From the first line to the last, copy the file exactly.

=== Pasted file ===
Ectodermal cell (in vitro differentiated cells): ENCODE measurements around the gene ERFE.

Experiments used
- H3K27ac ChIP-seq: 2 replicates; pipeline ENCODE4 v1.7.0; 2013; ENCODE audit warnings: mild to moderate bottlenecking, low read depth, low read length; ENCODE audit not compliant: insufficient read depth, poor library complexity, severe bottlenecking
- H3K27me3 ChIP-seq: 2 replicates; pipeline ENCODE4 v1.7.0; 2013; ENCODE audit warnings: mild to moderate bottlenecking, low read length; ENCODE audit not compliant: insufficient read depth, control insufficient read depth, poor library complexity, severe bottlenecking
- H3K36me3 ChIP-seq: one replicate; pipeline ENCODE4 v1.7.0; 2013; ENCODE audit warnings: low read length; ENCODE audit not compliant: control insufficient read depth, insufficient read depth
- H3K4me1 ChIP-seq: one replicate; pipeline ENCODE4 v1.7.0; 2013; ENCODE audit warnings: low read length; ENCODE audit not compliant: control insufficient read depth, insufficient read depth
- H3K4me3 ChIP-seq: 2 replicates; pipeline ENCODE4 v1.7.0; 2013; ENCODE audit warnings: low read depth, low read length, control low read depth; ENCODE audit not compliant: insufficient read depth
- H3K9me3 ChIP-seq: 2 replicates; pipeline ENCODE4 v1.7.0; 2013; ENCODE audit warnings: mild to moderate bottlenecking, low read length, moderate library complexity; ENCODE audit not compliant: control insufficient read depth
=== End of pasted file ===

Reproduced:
Ectodermal cell (in vitro differentiated cells): ENCODE measurements around the gene ERFE.

Experiments used
- H3K27ac ChIP-seq: 2 replicates; pipeline ENCODE4 v1.7.0; 2013; ENCODE audit warnings: mild to moderate bottlenecking, low read depth, low read length; ENCODE audit not compliant: insufficient read depth, poor library complexity, severe bottlenecking
- H3K27me3 ChIP-seq: 2 replicates; pipeline ENCODE4 v1.7.0; 2013; ENCODE audit warnings: mild to moderate bottlenecking, low read length; ENCODE audit not compliant: insufficient read depth, control insufficient read depth, poor library complexity, severe bottlenecking
- H3K36me3 ChIP-seq: one replicate; pipeline ENCODE4 v1.7.0; 2013; ENCODE audit warnings: low read length; ENCODE audit not compliant: control insufficient read depth, insufficient read depth
- H3K4me1 ChIP-seq: one replicate; pipeline ENCODE4 v1.7.0; 2013; ENCODE audit warnings: low read length; ENCODE audit not compliant: control insufficient read depth, insufficient read depth
- H3K4me3 ChIP-seq: 2 replicates; pipeline ENCODE4 v1.7.0; 2013; ENCODE audit warnings: low read depth, low read length, control low read depth; ENCODE audit not compliant: insufficient read depth
- H3K9me3 ChIP-seq: 2 replicates; pipeline ENCODE4 v1.7.0; 2013; ENCODE audit warnings: mild to moderate bottlenecking, low read length, moderate library complexity; ENCODE audit not compliant: control insufficient read depth